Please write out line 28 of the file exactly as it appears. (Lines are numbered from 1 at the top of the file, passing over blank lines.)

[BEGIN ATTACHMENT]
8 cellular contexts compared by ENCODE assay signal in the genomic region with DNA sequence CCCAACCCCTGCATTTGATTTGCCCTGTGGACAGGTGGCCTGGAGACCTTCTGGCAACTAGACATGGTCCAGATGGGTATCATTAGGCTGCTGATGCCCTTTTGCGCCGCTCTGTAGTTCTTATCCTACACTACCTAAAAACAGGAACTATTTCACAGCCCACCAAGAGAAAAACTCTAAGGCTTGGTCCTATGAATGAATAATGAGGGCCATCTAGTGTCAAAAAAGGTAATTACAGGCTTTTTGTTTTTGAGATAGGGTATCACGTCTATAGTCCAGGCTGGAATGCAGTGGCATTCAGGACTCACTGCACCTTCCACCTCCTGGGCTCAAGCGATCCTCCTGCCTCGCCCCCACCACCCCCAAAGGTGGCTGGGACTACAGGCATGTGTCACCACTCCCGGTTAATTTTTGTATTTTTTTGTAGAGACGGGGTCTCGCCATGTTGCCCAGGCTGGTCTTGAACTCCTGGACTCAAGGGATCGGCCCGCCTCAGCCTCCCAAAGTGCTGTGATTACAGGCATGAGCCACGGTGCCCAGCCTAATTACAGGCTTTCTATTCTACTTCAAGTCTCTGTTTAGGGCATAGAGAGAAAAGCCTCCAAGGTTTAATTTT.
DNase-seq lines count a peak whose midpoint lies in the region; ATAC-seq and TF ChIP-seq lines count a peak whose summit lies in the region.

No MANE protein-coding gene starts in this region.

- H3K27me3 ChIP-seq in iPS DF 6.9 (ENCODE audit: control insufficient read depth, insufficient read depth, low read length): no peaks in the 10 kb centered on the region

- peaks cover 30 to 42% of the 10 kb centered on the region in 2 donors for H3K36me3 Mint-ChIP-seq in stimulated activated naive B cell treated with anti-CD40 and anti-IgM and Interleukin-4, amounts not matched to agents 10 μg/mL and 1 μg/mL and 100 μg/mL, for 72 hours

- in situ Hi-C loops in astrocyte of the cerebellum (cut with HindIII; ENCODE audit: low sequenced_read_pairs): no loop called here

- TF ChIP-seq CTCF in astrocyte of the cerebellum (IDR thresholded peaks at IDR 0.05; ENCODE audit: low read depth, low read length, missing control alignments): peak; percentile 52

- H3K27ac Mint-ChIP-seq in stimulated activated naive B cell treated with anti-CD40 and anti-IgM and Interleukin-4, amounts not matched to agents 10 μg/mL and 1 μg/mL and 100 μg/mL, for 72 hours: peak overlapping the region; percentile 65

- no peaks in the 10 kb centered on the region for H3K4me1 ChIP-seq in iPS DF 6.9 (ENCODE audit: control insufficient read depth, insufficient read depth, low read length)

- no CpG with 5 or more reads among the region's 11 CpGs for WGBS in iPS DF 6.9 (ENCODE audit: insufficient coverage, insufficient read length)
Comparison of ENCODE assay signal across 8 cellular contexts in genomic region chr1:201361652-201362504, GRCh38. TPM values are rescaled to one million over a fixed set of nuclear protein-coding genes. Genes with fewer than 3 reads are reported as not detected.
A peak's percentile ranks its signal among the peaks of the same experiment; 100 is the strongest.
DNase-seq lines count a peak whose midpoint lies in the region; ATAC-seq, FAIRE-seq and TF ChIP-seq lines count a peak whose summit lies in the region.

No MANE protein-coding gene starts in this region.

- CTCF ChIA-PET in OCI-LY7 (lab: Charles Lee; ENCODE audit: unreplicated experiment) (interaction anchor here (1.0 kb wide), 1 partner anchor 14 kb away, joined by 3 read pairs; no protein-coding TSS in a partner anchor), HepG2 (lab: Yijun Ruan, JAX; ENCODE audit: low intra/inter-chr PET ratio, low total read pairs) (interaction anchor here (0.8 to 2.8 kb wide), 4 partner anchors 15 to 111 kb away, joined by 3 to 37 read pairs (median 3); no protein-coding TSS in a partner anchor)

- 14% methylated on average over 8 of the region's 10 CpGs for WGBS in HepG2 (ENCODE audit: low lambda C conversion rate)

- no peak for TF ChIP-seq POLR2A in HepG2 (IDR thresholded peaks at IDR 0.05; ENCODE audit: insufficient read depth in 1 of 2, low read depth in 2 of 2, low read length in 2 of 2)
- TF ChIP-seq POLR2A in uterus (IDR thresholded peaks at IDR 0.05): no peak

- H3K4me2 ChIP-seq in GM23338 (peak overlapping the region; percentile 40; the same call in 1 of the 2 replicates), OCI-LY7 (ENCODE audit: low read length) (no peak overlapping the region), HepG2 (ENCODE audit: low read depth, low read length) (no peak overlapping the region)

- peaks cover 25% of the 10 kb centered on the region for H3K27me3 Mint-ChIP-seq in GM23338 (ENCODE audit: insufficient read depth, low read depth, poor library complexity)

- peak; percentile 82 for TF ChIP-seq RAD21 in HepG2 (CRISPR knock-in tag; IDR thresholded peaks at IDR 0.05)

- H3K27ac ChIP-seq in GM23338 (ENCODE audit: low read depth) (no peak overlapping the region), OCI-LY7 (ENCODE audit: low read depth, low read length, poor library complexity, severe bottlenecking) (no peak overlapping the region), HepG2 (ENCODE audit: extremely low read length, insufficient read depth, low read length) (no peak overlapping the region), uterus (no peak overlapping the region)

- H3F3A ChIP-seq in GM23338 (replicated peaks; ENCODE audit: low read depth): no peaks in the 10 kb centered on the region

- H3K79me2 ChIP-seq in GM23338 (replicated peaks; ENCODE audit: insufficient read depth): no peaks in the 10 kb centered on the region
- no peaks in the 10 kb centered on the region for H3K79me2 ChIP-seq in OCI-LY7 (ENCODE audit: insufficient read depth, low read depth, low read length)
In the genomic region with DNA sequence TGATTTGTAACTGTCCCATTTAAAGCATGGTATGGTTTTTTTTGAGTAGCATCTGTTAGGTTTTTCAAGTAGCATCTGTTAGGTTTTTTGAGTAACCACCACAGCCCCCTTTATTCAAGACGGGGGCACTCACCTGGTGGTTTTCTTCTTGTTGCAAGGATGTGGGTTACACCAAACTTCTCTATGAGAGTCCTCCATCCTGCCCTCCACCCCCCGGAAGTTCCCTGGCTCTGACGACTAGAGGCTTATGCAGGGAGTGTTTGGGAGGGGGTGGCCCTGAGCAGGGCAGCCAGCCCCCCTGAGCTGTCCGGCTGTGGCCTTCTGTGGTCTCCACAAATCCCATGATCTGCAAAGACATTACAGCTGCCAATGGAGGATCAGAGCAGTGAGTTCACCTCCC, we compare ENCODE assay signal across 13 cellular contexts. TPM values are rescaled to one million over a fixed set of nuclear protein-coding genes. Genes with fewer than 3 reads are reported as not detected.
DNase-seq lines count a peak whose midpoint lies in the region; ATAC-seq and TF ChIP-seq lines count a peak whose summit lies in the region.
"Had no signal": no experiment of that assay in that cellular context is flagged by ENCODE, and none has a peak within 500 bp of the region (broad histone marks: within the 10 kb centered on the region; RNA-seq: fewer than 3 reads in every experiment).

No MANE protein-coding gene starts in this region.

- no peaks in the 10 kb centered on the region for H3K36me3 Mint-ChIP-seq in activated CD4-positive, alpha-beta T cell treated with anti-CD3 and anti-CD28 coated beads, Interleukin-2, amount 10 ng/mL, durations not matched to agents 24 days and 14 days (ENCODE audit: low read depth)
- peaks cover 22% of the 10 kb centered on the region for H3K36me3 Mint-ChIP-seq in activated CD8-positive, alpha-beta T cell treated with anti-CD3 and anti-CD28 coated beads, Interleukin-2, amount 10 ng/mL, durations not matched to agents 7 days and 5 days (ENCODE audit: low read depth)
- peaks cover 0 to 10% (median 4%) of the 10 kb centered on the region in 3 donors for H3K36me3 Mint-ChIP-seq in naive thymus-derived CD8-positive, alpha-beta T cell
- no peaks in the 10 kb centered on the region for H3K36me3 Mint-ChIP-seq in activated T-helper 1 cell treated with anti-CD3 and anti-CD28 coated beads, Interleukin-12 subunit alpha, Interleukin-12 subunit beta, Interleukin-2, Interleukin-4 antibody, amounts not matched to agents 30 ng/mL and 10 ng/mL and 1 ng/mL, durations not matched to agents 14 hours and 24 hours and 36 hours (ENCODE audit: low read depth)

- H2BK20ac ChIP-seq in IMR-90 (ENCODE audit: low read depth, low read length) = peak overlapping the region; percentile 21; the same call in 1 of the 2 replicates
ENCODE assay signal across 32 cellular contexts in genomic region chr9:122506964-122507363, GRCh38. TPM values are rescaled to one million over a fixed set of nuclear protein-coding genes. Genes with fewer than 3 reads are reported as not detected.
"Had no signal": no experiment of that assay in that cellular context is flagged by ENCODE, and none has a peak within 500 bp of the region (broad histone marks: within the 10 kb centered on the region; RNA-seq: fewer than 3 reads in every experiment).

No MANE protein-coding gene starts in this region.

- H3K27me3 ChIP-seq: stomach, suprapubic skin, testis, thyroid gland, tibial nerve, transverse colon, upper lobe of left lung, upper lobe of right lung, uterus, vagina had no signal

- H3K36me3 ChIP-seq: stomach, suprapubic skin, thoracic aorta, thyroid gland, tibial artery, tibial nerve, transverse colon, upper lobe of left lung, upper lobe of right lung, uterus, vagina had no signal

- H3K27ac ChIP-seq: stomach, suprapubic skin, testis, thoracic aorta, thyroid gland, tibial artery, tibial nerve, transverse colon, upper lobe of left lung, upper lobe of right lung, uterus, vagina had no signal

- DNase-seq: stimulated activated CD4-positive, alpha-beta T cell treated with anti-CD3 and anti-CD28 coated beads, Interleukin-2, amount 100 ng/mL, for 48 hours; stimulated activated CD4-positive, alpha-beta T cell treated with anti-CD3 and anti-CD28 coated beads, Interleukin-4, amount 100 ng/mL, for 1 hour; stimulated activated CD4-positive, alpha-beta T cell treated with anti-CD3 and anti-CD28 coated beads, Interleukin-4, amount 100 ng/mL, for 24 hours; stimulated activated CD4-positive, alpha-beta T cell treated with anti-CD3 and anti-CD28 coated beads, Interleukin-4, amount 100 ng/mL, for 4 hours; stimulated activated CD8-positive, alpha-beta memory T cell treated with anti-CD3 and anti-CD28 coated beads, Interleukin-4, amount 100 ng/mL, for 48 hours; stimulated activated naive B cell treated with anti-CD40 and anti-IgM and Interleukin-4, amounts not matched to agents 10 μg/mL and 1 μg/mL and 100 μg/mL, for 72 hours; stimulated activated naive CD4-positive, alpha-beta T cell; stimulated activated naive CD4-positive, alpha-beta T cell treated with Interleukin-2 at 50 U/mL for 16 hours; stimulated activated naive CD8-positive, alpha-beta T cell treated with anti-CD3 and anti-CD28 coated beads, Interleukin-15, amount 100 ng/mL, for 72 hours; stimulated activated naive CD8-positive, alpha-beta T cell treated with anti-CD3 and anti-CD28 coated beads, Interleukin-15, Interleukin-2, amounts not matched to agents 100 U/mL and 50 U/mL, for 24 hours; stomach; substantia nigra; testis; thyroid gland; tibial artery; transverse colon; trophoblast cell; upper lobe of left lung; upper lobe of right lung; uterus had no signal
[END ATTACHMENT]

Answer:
"Had no signal": no experiment of that assay in that cellular context is flagged by ENCODE, and none has a peak within 500 bp of the region (broad histone marks: within the 10 kb centered on the region; RNA-seq: fewer than 3 reads in every experiment).